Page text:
|Banh mi with five spice pork belly - $5.99|
It is one of those food that are easily translated to the western palate. This is proven by the growing proliferation of banh mi only vendors. One of the more famous would be the Nom Nom food truck founded by two UCLA graduates. They were featured and became the runner-up in the TV competition The Great Food Truck Race. This in turn feeds the banh mi frenzy even more.
The Banh Mi Boys in Toronto are utilising this momentum by offering banh mi (and other dishes) with viet-sino-korean-japanese flavours in the heart of Chinatown. And sell they did. We came to the shop just before lunch when it was all quiet with only two other customers other than us. But when that clock struck noon, a school of diners suddenly appeared. The shop was packed to the brim without any room to breathe.
It didn’t help that the flow of the restaurant is somewhat counter-intuitive -- customer orders were taken at the front near the entrance, with the food being served at the back of the shop, and the dining tables are next to the entrance. It doesn’t take too many customers for the queue to spill out the door. After giving their order, customers would have to battle the swarm to try find a table and leave some sort of personal belonging to mark their spot so that it won't be snatched up by some eejit. They'd have to battle the crowd again when the order is ready to be picked up at the narrowing back of the restaurant, and battle the same crowd trying to go back to their table. It was pretty chaotic. No one seemed to mind though.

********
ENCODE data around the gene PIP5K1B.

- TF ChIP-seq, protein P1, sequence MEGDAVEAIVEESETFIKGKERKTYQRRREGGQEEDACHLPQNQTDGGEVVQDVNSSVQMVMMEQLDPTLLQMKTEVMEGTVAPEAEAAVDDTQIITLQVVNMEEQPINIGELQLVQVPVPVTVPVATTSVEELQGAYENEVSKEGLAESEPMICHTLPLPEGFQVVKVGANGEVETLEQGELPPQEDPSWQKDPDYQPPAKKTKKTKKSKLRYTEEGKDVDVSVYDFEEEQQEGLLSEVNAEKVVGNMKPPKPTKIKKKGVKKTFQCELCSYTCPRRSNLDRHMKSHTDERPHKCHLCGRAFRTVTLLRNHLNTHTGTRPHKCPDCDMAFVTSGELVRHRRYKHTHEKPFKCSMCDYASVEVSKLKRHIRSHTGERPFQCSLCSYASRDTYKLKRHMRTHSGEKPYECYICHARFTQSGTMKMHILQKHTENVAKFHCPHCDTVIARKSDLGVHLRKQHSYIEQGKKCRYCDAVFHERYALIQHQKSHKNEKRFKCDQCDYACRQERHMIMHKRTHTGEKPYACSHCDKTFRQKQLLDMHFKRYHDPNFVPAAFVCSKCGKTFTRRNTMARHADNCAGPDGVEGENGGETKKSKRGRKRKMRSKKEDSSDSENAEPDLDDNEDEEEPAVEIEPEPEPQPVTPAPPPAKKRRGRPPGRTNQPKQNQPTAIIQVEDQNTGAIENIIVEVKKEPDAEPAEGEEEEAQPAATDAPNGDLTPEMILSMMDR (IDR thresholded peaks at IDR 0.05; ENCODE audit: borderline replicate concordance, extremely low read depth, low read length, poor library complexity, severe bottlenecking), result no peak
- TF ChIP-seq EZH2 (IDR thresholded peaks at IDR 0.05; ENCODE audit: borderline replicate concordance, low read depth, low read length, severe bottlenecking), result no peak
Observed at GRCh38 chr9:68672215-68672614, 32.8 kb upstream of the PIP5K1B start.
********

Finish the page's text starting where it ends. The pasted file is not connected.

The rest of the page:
Service aside, the pork belly in my banh mi was unctuous and delicious. The vegies and pickle gave the sandwich the crunchy freshness it needed. Though the kimchi fries were a major disappointment. They were burnt. Either because they have been reheated by frying twice, or they spent too much time in the deep fryer, or the temperature of the frying oil was too high. It was so burnt tasting that it overpowered the kimchi!